In this type of con, the scammer offers to sell the jackpot ticket for a few thousand dollars, or split the winnings after getting a “good faith” deposit from the victim, who will redeem the ticket. The winning ticket, as you may guess, is worthless.
Your defense: Remember what Mom said about talking to strangers.
The bottom line: Whenever you’re approached about winning a lottery—by letter, e-mail, telephone or in person—realize that the only jackpot is going to a crook—and it’s your money. “So don’t respond!” says Bresson. “Ignore any correspondence requesting personal information or offering a reward if you’ll click on a link or send a small check to get a bigger one.” Even providing your name and address can put you on a “sucker list” distributed to other scammers for other cons.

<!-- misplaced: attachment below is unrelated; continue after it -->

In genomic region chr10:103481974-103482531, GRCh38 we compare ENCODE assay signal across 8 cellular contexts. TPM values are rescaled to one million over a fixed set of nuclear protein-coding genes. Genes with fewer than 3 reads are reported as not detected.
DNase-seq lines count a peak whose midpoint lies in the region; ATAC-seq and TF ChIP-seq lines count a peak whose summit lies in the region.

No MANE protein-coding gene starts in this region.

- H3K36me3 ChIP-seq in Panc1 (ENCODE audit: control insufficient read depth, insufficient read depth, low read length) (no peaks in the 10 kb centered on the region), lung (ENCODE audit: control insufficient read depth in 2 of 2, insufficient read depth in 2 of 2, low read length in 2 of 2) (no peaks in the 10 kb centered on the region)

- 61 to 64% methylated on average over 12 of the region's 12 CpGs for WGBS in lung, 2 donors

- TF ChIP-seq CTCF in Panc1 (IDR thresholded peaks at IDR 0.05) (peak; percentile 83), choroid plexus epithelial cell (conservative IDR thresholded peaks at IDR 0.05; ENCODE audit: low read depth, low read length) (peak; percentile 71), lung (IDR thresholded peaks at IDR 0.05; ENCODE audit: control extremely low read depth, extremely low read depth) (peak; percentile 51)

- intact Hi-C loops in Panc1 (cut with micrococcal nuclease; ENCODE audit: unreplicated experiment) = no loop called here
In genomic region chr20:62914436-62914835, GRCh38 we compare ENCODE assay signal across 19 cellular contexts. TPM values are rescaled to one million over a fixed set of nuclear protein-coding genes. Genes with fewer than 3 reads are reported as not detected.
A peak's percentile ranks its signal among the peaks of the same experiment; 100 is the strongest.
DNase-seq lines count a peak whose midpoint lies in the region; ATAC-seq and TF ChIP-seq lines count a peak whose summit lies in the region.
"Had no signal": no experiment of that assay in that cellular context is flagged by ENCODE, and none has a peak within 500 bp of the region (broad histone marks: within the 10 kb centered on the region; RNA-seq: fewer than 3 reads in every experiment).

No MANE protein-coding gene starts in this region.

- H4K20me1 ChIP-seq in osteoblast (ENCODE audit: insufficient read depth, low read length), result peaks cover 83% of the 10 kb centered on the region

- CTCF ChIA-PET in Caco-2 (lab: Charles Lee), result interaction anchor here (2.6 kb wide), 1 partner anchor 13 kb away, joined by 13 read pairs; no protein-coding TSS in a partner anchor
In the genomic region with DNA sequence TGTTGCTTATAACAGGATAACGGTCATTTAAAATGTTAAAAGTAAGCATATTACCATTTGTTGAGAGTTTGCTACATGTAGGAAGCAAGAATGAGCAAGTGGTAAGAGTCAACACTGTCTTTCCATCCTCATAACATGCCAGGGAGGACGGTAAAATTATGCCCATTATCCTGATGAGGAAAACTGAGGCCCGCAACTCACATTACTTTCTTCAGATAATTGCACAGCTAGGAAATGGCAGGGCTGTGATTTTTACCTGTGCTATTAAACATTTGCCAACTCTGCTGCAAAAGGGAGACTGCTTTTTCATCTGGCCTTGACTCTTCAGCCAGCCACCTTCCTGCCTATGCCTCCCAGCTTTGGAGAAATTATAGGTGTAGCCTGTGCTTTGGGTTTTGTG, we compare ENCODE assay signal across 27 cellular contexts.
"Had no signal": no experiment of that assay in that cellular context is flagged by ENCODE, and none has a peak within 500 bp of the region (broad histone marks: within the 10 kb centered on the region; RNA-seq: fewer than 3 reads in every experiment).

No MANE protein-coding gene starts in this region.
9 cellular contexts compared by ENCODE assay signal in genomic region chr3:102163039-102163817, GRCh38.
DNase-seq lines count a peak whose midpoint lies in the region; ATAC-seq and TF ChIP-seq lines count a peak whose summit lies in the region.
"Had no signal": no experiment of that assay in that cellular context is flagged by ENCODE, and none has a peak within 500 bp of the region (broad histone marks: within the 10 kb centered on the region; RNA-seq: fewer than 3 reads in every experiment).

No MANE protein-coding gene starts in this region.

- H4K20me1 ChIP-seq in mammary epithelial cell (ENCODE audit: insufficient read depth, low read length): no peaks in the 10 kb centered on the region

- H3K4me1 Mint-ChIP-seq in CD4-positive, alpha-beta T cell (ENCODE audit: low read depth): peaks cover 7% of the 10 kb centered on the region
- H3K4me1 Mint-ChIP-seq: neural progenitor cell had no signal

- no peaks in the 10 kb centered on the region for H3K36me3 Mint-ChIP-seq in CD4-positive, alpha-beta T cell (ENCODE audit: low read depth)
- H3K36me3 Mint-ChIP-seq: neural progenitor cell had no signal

Learn more about bogus lotteries and other fake check scams at FakeChecks.org. res a complaint about an e-mail scam with the Internet Crime Complaint Center. If a suspicious lottery solicitation arrives by mail, report it to a U.S. postal inspector.
See Also: Microsoft, Yahoo Fight Lottery Scams
Sid Kirchheimer is the author of Scam-Proof Your Life (AARP Books/Sterling).